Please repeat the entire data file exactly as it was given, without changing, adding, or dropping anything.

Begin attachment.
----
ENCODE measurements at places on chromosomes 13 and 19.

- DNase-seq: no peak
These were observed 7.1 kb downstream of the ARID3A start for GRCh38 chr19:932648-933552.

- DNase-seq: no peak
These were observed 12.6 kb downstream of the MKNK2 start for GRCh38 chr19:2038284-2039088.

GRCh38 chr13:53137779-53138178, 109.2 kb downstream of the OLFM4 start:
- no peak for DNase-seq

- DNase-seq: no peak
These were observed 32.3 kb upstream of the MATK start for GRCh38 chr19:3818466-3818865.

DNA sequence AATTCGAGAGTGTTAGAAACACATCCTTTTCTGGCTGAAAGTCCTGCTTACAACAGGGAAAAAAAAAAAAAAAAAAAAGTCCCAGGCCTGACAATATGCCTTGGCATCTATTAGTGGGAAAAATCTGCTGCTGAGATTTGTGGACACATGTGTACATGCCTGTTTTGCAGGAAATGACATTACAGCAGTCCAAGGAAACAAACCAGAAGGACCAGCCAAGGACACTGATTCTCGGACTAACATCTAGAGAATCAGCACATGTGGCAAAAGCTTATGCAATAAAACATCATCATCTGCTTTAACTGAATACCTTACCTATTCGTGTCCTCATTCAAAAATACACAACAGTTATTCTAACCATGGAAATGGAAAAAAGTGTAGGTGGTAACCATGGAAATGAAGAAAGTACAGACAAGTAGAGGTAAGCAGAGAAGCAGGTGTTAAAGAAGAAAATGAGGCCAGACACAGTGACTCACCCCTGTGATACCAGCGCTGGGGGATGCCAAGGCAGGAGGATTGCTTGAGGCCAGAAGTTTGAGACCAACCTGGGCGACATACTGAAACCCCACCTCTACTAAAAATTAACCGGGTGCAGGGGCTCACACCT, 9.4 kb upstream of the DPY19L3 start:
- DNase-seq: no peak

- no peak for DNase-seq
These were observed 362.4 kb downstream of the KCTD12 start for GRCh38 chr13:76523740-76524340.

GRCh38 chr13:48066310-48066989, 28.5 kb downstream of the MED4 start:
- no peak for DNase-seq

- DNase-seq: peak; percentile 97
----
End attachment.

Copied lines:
ENCODE measurements at places on chromosomes 13 and 19.

- DNase-seq: no peak
These were observed 7.1 kb downstream of the ARID3A start for GRCh38 chr19:932648-933552.

- DNase-seq: no peak
These were observed 12.6 kb downstream of the MKNK2 start for GRCh38 chr19:2038284-2039088.

GRCh38 chr13:53137779-53138178, 109.2 kb downstream of the OLFM4 start:
- no peak for DNase-seq

- DNase-seq: no peak
These were observed 32.3 kb upstream of the MATK start for GRCh38 chr19:3818466-3818865.

DNA sequence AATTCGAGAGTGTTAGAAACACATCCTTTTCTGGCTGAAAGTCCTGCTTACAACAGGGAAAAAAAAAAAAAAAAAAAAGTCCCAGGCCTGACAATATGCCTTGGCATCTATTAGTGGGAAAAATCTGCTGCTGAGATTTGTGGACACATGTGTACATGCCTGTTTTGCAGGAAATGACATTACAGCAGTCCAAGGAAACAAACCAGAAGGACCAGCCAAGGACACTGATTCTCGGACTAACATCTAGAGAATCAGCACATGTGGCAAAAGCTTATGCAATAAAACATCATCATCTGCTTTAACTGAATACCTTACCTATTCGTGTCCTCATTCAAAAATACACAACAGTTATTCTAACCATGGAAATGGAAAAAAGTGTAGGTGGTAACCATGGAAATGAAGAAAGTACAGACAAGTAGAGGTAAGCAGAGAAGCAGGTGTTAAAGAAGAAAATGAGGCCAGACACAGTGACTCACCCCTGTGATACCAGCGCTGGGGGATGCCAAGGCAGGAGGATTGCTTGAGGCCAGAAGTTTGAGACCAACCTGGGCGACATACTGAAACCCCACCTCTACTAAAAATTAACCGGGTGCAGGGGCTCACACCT, 9.4 kb upstream of the DPY19L3 start:
- DNase-seq: no peak

- no peak for DNase-seq
These were observed 362.4 kb downstream of the KCTD12 start for GRCh38 chr13:76523740-76524340.

GRCh38 chr13:48066310-48066989, 28.5 kb downstream of the MED4 start:
- no peak for DNase-seq

- DNase-seq: peak; percentile 97